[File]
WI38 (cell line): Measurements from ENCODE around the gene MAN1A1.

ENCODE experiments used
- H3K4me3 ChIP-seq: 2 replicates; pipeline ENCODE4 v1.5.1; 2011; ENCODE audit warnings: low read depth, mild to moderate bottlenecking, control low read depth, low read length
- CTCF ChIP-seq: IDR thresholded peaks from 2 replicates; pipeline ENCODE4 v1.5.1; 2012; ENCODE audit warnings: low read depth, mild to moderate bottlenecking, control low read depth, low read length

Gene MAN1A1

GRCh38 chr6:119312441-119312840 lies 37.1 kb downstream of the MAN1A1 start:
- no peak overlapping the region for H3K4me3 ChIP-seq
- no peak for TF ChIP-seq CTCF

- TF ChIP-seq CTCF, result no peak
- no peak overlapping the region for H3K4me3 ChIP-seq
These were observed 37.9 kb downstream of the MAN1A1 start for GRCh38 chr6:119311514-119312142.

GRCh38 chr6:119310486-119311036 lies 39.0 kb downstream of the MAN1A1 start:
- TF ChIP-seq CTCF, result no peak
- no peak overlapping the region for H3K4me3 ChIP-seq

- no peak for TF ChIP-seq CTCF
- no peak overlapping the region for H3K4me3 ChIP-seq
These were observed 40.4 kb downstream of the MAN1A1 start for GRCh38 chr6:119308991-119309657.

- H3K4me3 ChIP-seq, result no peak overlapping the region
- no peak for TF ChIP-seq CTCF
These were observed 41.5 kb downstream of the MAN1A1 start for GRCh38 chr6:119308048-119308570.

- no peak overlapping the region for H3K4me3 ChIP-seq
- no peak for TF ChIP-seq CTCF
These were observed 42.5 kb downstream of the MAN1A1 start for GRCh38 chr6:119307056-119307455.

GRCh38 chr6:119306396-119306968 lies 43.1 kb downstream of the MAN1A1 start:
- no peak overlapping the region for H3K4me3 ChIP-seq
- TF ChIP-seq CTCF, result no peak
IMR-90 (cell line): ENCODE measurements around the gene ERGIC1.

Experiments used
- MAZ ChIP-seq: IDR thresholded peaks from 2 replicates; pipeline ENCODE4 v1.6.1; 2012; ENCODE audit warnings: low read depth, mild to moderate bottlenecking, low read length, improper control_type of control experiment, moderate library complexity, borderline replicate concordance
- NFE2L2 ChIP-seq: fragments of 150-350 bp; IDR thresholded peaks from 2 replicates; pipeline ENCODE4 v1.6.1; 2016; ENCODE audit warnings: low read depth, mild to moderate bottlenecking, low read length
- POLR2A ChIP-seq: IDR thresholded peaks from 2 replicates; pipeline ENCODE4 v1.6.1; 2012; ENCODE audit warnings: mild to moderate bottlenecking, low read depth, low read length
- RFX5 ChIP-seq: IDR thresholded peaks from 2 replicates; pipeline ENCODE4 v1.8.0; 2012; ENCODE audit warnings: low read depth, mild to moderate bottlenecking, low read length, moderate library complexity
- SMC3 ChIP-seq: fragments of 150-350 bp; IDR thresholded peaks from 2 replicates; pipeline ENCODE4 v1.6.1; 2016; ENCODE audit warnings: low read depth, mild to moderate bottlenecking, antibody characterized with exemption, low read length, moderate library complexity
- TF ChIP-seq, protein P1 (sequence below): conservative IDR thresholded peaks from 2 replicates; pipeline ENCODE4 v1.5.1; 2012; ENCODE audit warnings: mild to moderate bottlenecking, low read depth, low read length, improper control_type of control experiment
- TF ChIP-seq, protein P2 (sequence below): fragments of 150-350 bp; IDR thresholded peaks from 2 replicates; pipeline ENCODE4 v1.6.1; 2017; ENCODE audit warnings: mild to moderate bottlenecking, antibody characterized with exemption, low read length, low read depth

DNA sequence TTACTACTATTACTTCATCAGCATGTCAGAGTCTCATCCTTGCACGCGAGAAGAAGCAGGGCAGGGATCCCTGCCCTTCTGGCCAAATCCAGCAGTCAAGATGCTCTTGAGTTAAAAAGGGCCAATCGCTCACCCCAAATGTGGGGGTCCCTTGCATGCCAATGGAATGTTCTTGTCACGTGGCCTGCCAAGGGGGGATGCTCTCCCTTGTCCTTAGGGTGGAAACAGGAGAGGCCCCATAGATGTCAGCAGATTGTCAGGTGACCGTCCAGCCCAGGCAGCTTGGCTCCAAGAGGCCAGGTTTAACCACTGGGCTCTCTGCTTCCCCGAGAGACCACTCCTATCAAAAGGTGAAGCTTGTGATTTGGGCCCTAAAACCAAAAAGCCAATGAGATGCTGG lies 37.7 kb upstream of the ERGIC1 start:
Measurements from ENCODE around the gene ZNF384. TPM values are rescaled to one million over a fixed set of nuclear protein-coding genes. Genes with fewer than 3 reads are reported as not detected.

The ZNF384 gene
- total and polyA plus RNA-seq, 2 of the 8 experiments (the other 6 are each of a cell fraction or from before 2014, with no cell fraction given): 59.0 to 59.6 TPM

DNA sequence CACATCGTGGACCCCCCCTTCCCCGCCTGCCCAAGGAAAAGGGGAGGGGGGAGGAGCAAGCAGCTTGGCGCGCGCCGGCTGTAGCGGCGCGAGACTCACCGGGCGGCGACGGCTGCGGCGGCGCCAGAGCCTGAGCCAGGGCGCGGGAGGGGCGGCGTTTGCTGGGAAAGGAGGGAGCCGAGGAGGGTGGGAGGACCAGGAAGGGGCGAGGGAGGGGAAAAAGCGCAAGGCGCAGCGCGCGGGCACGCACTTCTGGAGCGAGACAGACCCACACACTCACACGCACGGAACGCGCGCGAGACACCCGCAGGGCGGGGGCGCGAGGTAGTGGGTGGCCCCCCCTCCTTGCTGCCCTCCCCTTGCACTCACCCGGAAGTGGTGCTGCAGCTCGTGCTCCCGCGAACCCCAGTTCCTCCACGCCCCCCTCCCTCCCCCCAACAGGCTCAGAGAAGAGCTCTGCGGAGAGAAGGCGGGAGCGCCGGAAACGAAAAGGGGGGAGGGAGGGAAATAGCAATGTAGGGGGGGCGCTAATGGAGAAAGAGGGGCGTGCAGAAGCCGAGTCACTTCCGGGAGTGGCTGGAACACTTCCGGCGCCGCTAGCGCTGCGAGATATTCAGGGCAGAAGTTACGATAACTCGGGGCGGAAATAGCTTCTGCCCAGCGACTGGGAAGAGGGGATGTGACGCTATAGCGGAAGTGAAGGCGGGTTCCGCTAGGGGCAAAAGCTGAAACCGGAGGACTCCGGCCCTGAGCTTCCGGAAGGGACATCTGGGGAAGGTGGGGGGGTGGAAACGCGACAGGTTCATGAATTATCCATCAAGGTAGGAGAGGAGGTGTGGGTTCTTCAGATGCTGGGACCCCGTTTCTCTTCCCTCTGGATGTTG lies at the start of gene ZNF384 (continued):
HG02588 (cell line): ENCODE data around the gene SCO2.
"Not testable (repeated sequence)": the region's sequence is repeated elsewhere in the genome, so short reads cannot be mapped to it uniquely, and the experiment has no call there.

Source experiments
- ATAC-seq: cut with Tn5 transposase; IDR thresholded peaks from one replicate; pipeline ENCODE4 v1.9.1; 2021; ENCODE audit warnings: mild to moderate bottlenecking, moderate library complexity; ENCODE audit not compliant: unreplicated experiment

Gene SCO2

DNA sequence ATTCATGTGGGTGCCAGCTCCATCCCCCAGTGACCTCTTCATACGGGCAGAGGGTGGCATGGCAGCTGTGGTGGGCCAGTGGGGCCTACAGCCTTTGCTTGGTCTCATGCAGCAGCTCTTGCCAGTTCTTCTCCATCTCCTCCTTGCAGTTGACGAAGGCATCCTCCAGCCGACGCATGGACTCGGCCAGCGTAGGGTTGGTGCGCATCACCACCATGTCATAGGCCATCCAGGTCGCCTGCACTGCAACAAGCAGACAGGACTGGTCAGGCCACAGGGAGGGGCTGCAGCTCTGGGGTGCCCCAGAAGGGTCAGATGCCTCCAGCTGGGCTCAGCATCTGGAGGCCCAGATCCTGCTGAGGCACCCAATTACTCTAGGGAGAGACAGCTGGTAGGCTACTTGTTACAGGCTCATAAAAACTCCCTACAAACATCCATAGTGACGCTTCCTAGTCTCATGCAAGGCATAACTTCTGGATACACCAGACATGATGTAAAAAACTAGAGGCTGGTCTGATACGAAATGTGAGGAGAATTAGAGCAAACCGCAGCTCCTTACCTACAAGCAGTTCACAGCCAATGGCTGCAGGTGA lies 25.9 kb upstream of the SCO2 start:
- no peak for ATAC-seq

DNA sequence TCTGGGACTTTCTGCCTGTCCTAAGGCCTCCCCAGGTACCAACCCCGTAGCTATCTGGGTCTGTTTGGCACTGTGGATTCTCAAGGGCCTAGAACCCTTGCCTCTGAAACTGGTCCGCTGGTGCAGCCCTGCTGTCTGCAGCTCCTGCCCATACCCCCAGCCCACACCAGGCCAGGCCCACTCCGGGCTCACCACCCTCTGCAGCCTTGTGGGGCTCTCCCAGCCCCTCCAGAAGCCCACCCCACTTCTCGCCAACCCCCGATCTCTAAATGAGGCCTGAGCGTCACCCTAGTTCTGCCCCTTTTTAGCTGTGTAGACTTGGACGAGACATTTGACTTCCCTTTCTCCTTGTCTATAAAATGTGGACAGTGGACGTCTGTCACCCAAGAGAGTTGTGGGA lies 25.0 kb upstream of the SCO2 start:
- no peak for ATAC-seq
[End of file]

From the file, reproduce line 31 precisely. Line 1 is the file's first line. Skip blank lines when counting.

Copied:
- POLR2A ChIP-seq: IDR thresholded peaks from 2 replicates; pipeline ENCODE4 v1.6.1; 2012; ENCODE audit warnings: mild to moderate bottlenecking, low read depth, low read length